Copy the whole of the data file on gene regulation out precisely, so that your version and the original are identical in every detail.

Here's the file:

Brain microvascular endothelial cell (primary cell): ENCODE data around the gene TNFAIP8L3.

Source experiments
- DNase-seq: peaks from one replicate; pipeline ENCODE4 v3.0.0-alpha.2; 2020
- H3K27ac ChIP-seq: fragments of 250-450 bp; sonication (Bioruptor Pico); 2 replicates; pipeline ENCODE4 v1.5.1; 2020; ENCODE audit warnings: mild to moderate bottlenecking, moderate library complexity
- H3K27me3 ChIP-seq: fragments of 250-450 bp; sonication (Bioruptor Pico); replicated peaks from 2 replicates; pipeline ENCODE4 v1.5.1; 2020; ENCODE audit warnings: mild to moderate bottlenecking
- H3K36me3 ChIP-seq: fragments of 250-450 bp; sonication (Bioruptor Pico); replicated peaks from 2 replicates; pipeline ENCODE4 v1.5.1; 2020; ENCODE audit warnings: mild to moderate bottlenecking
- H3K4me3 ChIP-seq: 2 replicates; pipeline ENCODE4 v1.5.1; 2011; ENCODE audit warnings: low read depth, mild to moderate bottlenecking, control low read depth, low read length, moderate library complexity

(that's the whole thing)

Brain microvascular endothelial cell (primary cell): ENCODE data around the gene TNFAIP8L3.

Source experiments
- DNase-seq: peaks from one replicate; pipeline ENCODE4 v3.0.0-alpha.2; 2020
- H3K27ac ChIP-seq: fragments of 250-450 bp; sonication (Bioruptor Pico); 2 replicates; pipeline ENCODE4 v1.5.1; 2020; ENCODE audit warnings: mild to moderate bottlenecking, moderate library complexity
- H3K27me3 ChIP-seq: fragments of 250-450 bp; sonication (Bioruptor Pico); replicated peaks from 2 replicates; pipeline ENCODE4 v1.5.1; 2020; ENCODE audit warnings: mild to moderate bottlenecking
- H3K36me3 ChIP-seq: fragments of 250-450 bp; sonication (Bioruptor Pico); replicated peaks from 2 replicates; pipeline ENCODE4 v1.5.1; 2020; ENCODE audit warnings: mild to moderate bottlenecking
- H3K4me3 ChIP-seq: 2 replicates; pipeline ENCODE4 v1.5.1; 2011; ENCODE audit warnings: low read depth, mild to moderate bottlenecking, control low read depth, low read length, moderate library complexity